The Three-Parent Dilemma
Lots of children have three parents. A boy’s mother and father might divorce, and one remarries. A girl might be raised by a single mother, a cousin, and an aunt. But everybody, without exception, has two biological parents. For the moment, at least.
The United Kingdom is on the verge of permitting scientists to move forward with a procedure to create a human child from the DNA of three adults. The United States may not be far behind. Mothers everywhere should be deeply concerned.
The procedure, called mitochondrial replacement (MR), would combine genetic material from the eggs of two different women to create a newly-constructed egg, which would then be fertilized by sperm – creating, for the first time in human history, a child with three biological parents.
According to researchers, this would be done for therapeutic purposes to help women with certain mitochondrial defects avoid passing on those defects, which can cause damage to the heart, liver, brain, and kidneys, among other parts of the body. Damaged DNA of the mother-to-be would be replaced by the healthy DNA of another woman. But here’s the tricky part: the genetic changes would show up in every cell of a child born after such a procedure. Not only that: they would be passed on to all descendants of the girls in whom the change is made. MR is a form of germ-line engineering, or inheritable genetic modification, and it involves manipulating genes to try to determine the traits of future children.
If allowed, inheritable genetic modification could open the door to the creation of “designer babies,” and even a Gattaca-like world of genetic “haves” and “have-nots.” Scientists could try to manipulate genes not only to avoid the transmission of certain diseases, but also to determine hair, eye, and skin color, IQ, height, weight, athletic prowess, and other traits.
We are in the midst of a biotechnological revolution that could result in treatments for many diseases that are now incurable. That’s wonderful news. But some of the same techniques that might help rid us of certain diseases could also be misused to create human clones, make “designer babies,” and introduce entirely new forms of inequality into the world. Some people who promote the use of inheritable genetic modification actually embrace these prospects, and look forward to a “post-human” future with different sub-species of humans – and the end of our common humanity.
As a mother, I understand and I empathize with women who want to avoid transmitting dreaded diseases to their children. The problem is that mitochondrial replacement is a biologically extreme technique that raises serious issues of safety and efficacy, and social and ethical challenges with profound implications for the human future. And there are far safer ways of helping women with mitochondrial defects have healthy children, including embryo-screening before pregnancy, and egg donation.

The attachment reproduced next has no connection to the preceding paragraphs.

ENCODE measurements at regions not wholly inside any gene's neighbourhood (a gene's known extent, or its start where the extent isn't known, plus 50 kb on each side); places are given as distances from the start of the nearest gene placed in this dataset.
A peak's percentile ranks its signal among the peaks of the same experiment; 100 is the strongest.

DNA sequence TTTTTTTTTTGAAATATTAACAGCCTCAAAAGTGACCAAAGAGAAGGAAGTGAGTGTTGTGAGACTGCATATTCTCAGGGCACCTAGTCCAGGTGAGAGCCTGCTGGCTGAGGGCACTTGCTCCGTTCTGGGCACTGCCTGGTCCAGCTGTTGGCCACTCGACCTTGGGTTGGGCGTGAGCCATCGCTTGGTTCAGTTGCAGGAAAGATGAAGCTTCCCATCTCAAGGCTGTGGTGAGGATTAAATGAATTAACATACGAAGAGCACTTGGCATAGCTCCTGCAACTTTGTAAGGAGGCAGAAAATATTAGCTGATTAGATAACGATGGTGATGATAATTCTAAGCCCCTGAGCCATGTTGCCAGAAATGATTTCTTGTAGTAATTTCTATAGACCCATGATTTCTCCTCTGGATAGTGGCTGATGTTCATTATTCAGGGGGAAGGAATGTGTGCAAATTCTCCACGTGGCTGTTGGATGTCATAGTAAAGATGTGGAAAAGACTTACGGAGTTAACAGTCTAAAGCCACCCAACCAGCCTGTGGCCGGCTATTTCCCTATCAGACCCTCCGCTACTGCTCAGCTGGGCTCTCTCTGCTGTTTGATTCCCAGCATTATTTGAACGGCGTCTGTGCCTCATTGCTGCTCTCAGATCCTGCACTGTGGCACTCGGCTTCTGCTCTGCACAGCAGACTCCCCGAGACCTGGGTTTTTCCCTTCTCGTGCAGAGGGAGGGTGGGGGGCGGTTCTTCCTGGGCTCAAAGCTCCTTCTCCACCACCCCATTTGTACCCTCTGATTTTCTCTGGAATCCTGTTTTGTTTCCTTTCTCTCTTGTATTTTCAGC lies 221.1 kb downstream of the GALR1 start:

Because inheritable genetic modification could fundamentally alter the human species, more than 40 countries and several international charters have prohibited it. Unfortunately, the United States has not yet joined in this emerging global consensus.
One of the many troubling aspects of the potential use of mitochondrial replacement is how little public attention it has drawn. This technology is of profound significance to all of us, but there has been limited public awareness or dialogue about it. So far, the debate has been dominated, as so often, by scientists, entrepreneurs, and policymakers. As usual, the people most affected by change are those whose voices are least likely to be heard. That’s why a continued moratorium on the use of mitochondrial replacement procedures would be a good thing.
All of us need time to get a handle on this technology and its implications for us and for our children. The profound and urgent questions raised by the possibility of human inherited genetic modification especially demand the attention of mothers. We are, after all, talking about making a break with human reproduction as we have known it for all of human history.
The first step is to inform ourselves – and fast. Things are moving quickly. The second step is to realize that while the technology may be new, it presents age-old dilemmas of freedom and limits, individuality and community, equality and fairness. It would be wrong for either the United Kingdom or the United States to move forward on this technology without hearing what mothers have to say.
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Enola G. Aird is the founder and director of Mothers for a Human Future (MHF), a nonprofit initiative working to preserve our humanity in the face of forces that are pushing us toward what has been called the “post-human” future. MHF is especially focused on promoting awareness, advocacy, and activism about human biotechnologies that could alter the human species.